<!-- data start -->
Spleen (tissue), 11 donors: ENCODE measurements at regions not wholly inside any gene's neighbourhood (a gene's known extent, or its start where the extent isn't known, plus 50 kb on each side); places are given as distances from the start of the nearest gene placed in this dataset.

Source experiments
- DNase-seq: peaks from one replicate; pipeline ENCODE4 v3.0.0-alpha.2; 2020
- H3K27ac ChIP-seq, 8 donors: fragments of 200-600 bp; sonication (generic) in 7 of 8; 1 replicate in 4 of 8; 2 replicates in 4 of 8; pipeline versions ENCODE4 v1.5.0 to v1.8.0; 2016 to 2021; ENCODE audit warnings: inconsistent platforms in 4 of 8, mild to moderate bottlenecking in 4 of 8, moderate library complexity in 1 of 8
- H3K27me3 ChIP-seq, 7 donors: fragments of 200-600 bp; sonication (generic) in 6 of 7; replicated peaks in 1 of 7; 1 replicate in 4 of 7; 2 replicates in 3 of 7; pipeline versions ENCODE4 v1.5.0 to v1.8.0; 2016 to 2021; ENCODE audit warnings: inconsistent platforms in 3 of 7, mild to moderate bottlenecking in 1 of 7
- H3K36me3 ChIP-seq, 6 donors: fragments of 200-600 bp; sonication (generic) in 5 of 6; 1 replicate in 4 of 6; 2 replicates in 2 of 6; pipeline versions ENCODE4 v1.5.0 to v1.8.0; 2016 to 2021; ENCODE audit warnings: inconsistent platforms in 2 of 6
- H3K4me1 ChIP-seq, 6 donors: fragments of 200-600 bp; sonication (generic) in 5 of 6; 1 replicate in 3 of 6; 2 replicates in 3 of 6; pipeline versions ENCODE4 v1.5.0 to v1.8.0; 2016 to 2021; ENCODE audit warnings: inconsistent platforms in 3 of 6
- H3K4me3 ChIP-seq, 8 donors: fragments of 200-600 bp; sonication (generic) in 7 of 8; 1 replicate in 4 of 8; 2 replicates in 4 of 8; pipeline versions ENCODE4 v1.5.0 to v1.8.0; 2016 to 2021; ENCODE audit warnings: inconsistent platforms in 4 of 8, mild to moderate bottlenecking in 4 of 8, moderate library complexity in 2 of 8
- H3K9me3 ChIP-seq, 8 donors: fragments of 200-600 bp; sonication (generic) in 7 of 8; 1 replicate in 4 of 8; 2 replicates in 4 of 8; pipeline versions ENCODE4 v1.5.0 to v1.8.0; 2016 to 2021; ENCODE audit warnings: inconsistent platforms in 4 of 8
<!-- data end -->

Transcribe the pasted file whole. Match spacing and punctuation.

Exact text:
Spleen (tissue), 11 donors: ENCODE measurements at regions not wholly inside any gene's neighbourhood (a gene's known extent, or its start where the extent isn't known, plus 50 kb on each side); places are given as distances from the start of the nearest gene placed in this dataset.

Source experiments
- DNase-seq: peaks from one replicate; pipeline ENCODE4 v3.0.0-alpha.2; 2020
- H3K27ac ChIP-seq, 8 donors: fragments of 200-600 bp; sonication (generic) in 7 of 8; 1 replicate in 4 of 8; 2 replicates in 4 of 8; pipeline versions ENCODE4 v1.5.0 to v1.8.0; 2016 to 2021; ENCODE audit warnings: inconsistent platforms in 4 of 8, mild to moderate bottlenecking in 4 of 8, moderate library complexity in 1 of 8
- H3K27me3 ChIP-seq, 7 donors: fragments of 200-600 bp; sonication (generic) in 6 of 7; replicated peaks in 1 of 7; 1 replicate in 4 of 7; 2 replicates in 3 of 7; pipeline versions ENCODE4 v1.5.0 to v1.8.0; 2016 to 2021; ENCODE audit warnings: inconsistent platforms in 3 of 7, mild to moderate bottlenecking in 1 of 7
- H3K36me3 ChIP-seq, 6 donors: fragments of 200-600 bp; sonication (generic) in 5 of 6; 1 replicate in 4 of 6; 2 replicates in 2 of 6; pipeline versions ENCODE4 v1.5.0 to v1.8.0; 2016 to 2021; ENCODE audit warnings: inconsistent platforms in 2 of 6
- H3K4me1 ChIP-seq, 6 donors: fragments of 200-600 bp; sonication (generic) in 5 of 6; 1 replicate in 3 of 6; 2 replicates in 3 of 6; pipeline versions ENCODE4 v1.5.0 to v1.8.0; 2016 to 2021; ENCODE audit warnings: inconsistent platforms in 3 of 6
- H3K4me3 ChIP-seq, 8 donors: fragments of 200-600 bp; sonication (generic) in 7 of 8; 1 replicate in 4 of 8; 2 replicates in 4 of 8; pipeline versions ENCODE4 v1.5.0 to v1.8.0; 2016 to 2021; ENCODE audit warnings: inconsistent platforms in 4 of 8, mild to moderate bottlenecking in 4 of 8, moderate library complexity in 2 of 8
- H3K9me3 ChIP-seq, 8 donors: fragments of 200-600 bp; sonication (generic) in 7 of 8; 1 replicate in 4 of 8; 2 replicates in 4 of 8; pipeline versions ENCODE4 v1.5.0 to v1.8.0; 2016 to 2021; ENCODE audit warnings: inconsistent platforms in 4 of 8